Eighty-year-old Jean Howell has given up on trying to get through to Island Health’s COVID assessment call centre. She has heard this same message each of the 71 times she has tried over the past three days: an automated voice saying its unable to accept her call due to high call volumes.
She started calling earlier this week out of an abundance of caution after waking up feeling lethargic with bit of a headache.
While her symptoms are now gone, her frustrations with the system aren’t.
“I’m not very pleased. They need to make it 24/7 and they need to have it manned by real people,” said the Victoria senior.
Howell’s experience isn’t unique
“I’ve phoned it for almost an entire day and I continue to get the same automated message, it doesn’t even ring,” said Nanaimo resident Dalia Levy.
Levy has been trying to get tested since feeling symptoms after a flight that was flagged for having a positive COVID-19 passenger on board. She eventually gave up on the call centre and contacted a doctor though a walk-in clinic. After multiple calls and multiple conversations, she finally received a test Friday morning and is awaiting the results.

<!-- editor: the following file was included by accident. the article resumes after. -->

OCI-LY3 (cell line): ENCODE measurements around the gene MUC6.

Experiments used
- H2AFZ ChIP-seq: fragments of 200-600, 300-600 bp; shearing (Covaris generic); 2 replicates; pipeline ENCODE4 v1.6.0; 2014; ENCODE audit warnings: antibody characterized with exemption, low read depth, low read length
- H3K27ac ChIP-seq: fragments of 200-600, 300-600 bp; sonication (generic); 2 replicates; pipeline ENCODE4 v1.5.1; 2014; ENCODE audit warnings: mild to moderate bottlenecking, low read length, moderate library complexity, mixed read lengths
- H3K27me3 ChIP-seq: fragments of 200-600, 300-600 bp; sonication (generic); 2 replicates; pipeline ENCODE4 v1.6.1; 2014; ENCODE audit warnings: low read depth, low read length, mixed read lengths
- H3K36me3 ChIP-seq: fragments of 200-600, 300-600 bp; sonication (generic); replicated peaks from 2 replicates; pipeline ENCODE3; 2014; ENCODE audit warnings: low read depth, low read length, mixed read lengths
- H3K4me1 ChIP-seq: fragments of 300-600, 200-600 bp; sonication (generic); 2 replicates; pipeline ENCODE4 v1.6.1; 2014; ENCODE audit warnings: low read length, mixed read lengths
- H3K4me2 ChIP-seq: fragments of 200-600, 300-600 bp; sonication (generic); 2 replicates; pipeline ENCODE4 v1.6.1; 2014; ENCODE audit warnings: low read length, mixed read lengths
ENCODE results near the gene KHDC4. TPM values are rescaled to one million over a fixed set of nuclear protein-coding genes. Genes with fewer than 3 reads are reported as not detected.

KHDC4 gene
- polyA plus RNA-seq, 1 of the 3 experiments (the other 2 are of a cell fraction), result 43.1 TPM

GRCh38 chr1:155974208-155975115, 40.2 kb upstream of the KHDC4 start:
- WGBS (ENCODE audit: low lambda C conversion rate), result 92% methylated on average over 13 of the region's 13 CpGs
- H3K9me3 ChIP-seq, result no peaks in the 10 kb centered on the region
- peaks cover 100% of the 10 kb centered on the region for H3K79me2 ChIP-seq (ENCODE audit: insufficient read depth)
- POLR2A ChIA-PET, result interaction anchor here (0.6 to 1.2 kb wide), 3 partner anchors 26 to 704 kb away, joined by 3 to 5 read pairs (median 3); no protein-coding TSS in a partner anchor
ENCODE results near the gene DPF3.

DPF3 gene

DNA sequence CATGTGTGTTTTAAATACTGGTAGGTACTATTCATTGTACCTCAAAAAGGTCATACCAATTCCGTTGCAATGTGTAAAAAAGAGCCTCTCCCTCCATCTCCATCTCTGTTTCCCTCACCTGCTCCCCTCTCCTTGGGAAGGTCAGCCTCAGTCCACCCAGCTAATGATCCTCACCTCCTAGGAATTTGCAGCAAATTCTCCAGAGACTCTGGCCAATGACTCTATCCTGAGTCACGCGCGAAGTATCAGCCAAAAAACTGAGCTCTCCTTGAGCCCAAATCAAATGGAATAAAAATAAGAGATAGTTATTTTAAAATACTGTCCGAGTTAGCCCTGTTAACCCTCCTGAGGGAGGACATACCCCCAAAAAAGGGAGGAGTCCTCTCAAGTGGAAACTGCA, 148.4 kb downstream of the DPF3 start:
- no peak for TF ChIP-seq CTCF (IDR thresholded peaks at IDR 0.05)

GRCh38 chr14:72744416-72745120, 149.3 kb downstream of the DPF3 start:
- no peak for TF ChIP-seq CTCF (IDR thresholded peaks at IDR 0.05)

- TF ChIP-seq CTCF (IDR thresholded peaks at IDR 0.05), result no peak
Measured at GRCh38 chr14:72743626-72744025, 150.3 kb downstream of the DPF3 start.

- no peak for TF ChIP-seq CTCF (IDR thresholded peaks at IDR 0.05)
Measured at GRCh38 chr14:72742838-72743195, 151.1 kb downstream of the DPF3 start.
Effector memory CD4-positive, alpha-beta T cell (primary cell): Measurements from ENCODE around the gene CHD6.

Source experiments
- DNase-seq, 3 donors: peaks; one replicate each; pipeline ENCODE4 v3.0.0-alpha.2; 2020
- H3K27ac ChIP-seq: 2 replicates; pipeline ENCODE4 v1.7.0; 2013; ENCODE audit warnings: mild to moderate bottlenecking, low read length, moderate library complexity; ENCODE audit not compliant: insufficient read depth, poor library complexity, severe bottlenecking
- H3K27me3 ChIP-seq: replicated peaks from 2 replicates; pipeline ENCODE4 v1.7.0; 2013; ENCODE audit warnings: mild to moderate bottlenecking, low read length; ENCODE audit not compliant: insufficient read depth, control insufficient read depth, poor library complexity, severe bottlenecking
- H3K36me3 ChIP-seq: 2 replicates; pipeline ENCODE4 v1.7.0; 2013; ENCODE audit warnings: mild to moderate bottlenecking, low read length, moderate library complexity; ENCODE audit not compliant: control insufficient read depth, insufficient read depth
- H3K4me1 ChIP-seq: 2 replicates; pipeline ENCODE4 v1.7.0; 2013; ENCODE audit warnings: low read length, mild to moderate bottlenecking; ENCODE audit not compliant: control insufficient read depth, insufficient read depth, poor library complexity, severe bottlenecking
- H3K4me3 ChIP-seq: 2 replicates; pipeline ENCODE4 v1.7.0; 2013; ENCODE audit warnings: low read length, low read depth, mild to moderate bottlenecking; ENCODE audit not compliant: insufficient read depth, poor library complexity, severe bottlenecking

Island Health is aware there’s a problem.
“On behalf of Island Health I just want to extend my greatest apologies and my greatest thank you for people who do keep trying to get in because we know that getting tested is the right thing to do so thank you for continuing to try,” said Island Health’s Vice-President of Pandemic Planning.
Schmid says there are a few factors at play right now making it difficult to get through. With strep throat going around, nurses are spending more time on the phone with those who call in, and Island Health has lost some of its own staff to illness over the past few days.
“So there’s always things like that that throw a wrench into the flow for the day,” she said.
Despite the call centre issues, Island Health is actually doing more tests now than a few weeks ago, currently averaging about 430 tests per day.
Yet the region is still only seeing an average of one or two new cases of COVID each day, a test positive rate below half a per cent.
Schmid credits part of that to the time the assessment call centre nurses take with each patient that calls in.
“That nurse provides them with education around how to properly self-isolate, what it means to self isolate in a house where you have other people, and how to go about your business and be safe,” she said.
Still, she says, the call centre issues are being addressed with 20 new nurses set to start in the next week.